Educational Blogging:
A Forum for Developing Disciplinary and Professional Identity

Geoffrey C. Middlebrook
University of Southern California

Webtext design by John M. Bonham
University of Southern California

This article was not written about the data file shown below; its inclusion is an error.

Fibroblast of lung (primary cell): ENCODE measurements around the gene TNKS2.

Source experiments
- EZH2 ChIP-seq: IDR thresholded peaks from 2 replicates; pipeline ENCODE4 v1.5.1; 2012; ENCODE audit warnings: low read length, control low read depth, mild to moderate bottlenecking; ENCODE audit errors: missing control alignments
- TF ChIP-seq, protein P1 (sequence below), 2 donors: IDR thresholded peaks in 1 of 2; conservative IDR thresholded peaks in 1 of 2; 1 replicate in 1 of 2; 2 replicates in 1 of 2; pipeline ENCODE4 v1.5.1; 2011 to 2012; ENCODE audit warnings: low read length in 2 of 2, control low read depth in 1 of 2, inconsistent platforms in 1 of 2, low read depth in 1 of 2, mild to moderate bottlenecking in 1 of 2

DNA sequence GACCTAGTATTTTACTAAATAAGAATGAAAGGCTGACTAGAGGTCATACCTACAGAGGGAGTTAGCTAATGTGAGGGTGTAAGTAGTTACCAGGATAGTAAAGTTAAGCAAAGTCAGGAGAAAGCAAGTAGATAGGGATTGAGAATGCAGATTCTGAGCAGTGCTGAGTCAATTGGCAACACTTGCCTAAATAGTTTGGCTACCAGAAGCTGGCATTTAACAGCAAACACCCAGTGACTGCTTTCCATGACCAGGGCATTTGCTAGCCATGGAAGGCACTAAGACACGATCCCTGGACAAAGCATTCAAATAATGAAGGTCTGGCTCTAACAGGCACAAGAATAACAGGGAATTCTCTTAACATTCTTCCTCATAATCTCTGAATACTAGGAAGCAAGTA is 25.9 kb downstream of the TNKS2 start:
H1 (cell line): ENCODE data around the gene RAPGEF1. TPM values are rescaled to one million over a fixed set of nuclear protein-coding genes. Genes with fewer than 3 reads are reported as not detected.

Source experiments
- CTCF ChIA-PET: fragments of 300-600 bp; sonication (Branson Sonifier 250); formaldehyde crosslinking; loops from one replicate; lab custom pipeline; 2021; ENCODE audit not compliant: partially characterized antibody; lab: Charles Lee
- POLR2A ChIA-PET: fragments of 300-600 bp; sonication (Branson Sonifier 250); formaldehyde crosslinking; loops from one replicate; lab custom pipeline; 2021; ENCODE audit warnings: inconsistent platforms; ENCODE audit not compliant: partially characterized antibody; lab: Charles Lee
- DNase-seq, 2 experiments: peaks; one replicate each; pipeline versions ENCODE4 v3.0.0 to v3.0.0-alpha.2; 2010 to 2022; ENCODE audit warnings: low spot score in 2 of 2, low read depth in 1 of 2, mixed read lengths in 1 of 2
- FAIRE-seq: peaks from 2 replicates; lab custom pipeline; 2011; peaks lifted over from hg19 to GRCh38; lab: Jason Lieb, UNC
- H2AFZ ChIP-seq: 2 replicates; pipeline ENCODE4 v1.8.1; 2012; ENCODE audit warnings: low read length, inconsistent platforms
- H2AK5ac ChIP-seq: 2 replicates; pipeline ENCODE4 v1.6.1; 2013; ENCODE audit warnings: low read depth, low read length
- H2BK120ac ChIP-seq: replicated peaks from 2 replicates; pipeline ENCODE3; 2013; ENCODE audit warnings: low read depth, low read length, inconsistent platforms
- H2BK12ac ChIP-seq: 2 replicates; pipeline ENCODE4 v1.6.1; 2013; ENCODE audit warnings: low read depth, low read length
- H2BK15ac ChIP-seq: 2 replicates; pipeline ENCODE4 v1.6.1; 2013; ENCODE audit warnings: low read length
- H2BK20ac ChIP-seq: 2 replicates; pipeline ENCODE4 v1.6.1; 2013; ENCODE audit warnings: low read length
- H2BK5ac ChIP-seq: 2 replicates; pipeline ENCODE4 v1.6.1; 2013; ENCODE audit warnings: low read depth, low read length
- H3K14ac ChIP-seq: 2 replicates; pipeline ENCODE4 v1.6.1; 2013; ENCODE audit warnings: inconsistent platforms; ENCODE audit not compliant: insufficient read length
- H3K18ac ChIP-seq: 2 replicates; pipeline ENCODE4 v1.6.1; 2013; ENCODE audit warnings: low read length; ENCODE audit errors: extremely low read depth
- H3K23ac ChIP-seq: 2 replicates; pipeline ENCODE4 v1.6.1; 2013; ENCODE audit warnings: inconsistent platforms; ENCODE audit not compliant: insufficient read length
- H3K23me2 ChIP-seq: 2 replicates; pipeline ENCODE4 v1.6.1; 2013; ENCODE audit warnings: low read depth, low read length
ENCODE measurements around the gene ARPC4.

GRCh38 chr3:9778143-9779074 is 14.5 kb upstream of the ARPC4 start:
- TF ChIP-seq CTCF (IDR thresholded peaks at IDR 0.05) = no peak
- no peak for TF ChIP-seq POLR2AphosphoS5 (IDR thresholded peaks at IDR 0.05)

It is obvious that the blogosphere is a flourishing cyber-realm. Indeed, as of June 2008 the search engine Technorati was indexing more than one hundred and twelve million blogs internationally, a number that has assuredly risen much since. While the emphases of these many blogs not surprisingly differ, data from the Pew Internet & American Life Project (Lenhart & Fox, 2006) reveal that the most popular blogging topic, at least here in the United States, is one's own life and experiences. A self-referential use of weblogs certainly has merit; however, for those of us who are charged with guiding university students deeply into their fields and toward their careers, I am not convinced that an expressivist ambit, with the blog as personal journal, is where we ought to invest our pedagogical energies. My aim in this webtext is therefore to discuss an alternative use of the blogging platform as I pose two questions: What roles can blogs play in an advanced writing course, and more specifically, how can they be employed as a venue for developing students' disciplinary and professional identity? These queries in turn trigger another pair of questions: What is the nature of community in the blogosphere, and how does it inform a cost-benefit analysis of blogging as a professionalizing experience for undergraduates? The New Media Consortium's Horizon Report (2008) declares that the "academy is faced with a need to provide formal instruction in […] how to create meaningful content with today's tools" (p. 6), and in my responses to the questions above I hope to illustrate ways in which such instruction can take place with blogs.